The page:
Saturday, January 20, 2018

Snow = mud = I don’t want to go outside at all

We had 8 inches of snow this week on November Hill and now it is melting. The contractor is finishing up the fencing. It looks like a monster truck rally just happened here.

A huge pile of snow slid off the back side of the barn roof and is about 2.5 feet tall right outside the shelter.

Mud. Mud. Mud.

I walked back there this evening. It is a mess. The entire farm is a mess!

I’m ready for sunshine, sunshine, sunshine, and more sunshine. Dry ground.

Meanwhile I went into an inside the house cleaning frenzy. Control the things you can control, right?

Hope all are weathering the winter better than I am!

Monday, January 15, 2018

November Hill farm journal, 44

We just came through a spell of very warm weather and are now roller-coastering back to what is for us very cold. Nights in the teens. I had unplugged the water tank heaters and now we cleaned the tanks and turned them back on again.

Last night I discovered the water hydrant in the little barnyard had been left on (or turned on by donkeys?) while connected to the hose which had the sprayer nozzle on the end. Something froze and burst in the hydrant and the water wasn’t able to be turned off. Sigh. That is first on the repair docket this morning. We’re warming up to 39 as the high today, 48 tomorrow, then another few very cold days with possible snow before returning to our normal winter temps next week.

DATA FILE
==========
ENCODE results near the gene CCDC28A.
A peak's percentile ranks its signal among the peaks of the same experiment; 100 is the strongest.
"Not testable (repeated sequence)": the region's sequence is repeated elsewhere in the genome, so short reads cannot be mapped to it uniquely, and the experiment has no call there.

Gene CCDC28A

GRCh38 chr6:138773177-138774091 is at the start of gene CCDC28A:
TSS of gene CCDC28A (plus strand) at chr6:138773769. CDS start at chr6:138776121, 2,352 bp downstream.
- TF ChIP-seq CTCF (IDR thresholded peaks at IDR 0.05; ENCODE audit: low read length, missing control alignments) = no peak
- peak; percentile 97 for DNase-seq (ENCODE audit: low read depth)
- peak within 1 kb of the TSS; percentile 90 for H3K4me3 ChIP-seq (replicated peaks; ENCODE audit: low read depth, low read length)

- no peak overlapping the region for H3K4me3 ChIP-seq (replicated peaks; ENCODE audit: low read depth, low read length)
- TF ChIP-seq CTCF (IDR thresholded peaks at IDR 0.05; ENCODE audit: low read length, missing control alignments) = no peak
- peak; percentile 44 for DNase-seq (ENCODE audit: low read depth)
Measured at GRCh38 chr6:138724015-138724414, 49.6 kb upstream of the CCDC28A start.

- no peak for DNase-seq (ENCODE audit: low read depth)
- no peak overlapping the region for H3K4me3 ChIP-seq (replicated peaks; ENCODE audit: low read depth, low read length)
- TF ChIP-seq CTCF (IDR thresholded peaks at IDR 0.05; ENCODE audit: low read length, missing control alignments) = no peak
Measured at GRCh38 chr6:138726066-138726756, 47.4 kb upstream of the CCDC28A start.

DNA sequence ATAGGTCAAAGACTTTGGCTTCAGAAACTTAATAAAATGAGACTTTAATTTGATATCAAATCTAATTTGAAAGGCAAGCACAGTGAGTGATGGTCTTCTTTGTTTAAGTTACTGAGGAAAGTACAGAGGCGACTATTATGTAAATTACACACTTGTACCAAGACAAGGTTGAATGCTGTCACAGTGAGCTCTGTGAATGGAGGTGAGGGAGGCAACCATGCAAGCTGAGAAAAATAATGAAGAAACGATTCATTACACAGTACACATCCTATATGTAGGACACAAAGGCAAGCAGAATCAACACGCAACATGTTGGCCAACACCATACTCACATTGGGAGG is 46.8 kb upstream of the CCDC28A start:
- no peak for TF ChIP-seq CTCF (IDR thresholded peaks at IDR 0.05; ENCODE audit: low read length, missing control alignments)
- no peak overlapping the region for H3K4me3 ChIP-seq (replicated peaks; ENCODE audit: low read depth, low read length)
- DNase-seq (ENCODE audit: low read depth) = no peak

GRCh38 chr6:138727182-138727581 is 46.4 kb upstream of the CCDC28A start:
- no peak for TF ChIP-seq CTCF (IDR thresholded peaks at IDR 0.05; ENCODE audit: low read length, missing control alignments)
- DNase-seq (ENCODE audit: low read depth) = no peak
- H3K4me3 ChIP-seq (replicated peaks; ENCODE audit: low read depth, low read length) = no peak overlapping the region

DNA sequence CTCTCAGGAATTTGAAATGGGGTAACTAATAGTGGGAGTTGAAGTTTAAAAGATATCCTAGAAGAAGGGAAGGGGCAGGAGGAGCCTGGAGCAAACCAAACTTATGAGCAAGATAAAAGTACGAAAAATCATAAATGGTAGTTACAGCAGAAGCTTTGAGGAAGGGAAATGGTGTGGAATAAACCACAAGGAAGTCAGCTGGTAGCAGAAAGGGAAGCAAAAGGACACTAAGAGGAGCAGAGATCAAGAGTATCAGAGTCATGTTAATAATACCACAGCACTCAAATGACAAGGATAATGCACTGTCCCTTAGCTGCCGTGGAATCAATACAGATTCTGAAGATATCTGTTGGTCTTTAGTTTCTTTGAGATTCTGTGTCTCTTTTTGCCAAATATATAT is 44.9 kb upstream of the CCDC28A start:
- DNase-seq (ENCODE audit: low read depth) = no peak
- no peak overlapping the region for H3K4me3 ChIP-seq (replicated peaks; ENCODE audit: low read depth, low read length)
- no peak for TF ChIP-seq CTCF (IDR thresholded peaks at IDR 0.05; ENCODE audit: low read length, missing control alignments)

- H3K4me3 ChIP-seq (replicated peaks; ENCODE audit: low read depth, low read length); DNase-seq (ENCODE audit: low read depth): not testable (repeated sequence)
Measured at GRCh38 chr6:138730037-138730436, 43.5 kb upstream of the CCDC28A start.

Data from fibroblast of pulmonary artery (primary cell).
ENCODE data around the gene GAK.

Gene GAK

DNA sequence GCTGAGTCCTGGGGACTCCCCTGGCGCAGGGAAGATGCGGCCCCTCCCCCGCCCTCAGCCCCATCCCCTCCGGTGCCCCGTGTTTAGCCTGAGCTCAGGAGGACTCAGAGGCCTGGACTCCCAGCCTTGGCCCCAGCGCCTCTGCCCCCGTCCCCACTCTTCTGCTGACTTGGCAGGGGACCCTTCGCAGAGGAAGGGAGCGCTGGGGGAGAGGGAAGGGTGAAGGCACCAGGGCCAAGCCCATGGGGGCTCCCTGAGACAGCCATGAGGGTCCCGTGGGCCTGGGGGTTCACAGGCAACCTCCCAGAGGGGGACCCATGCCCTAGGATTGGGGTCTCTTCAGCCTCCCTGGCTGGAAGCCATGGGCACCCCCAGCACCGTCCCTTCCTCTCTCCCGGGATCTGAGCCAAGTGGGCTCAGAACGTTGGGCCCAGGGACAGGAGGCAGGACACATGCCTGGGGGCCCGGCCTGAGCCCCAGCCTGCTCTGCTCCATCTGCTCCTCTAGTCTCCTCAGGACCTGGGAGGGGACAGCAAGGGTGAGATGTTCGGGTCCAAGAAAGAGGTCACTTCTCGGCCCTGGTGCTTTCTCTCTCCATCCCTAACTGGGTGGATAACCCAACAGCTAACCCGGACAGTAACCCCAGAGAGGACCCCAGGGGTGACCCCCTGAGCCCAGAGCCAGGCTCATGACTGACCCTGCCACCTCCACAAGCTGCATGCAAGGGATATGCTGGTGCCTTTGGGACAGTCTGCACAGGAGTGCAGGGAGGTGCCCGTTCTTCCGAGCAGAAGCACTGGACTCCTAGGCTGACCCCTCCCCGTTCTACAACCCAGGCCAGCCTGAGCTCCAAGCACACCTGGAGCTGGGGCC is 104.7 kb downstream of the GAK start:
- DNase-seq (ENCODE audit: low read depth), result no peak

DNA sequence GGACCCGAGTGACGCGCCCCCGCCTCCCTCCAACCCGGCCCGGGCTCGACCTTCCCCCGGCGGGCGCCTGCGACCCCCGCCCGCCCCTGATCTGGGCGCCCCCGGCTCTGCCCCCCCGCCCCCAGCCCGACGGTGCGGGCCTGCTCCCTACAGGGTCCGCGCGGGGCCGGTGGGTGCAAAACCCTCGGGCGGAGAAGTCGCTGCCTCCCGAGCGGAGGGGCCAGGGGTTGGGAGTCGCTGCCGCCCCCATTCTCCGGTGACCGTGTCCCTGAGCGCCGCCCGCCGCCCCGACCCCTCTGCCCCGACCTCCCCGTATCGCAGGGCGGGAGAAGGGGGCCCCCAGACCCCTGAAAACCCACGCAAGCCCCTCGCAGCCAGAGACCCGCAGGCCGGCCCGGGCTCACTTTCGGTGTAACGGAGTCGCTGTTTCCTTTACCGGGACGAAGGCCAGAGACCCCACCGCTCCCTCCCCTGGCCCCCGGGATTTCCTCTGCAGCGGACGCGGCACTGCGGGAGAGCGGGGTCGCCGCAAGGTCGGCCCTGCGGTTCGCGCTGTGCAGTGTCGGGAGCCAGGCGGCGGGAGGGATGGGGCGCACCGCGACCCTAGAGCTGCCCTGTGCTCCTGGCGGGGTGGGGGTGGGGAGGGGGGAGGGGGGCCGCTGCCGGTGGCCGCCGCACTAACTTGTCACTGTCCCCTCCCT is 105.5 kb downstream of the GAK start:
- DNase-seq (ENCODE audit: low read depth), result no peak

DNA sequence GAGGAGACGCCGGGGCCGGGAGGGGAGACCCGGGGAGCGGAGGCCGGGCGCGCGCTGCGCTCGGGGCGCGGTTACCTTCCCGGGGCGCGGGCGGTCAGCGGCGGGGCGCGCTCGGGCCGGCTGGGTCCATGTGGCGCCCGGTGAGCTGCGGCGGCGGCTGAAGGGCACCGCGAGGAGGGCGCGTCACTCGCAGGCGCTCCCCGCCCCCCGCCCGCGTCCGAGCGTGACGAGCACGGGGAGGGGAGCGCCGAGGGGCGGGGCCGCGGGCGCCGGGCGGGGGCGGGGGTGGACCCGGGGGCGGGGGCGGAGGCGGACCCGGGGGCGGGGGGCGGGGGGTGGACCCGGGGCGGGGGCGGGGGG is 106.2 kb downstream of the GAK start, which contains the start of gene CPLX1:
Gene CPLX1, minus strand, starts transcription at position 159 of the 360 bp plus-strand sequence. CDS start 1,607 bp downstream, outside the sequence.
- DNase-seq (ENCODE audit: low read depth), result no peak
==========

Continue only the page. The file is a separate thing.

Our fencing is much further along this week but still not complete. The back field is now safe for horses and pony but the arena is still open at one end so the donkeys can’t be turned out in back since they can and will climb through the arena fence on the back side. I long for the day when I can turn them all out into the entire farm again without having to worry about what is what.

After the snow sucked up a couple of work days and our contractor was able to return, the next discovery was that the entire back side of November Hill is solid rock! He broke his huge auger twice and went through nearly 30 linch pins (if I’m remembering the terminology correctly) digging post holes. We have had to reconfigure the plan back there. In one area he moved the posts in to get on this side of the rock, which initially disappointed me but then I realized that area will be a wonderful site for bee hives. Further down we have opted to have our farm helper do the posts and no-climb woven wire by hand using existing holes instead of trying to dig new ones. In the end it will all be good but the rock really slowed things down.

However - I love rock. One of the things I love about the mountains is the rock. I can literally feel myself being grounded when I put my hands on it, stand on it, sit or lie down on it. So discovering this huge rock formation at the back side of the farm is a comforting thing. I have always been drawn to that back edge and now I know why.

The new gates arrived for the arena and the back pathway but came without their latches. So while waiting for them to be sent the contractor is taking a break this week to move on to his next job. I’ll be happy when everything is totally wrapped up with this but it’s also nice to have some days to just relax and enjoy the peace and quiet. I knew this was going to be a huge endeavor as any fence replacement is when horses are involved. It’s one of those things we will only live through once!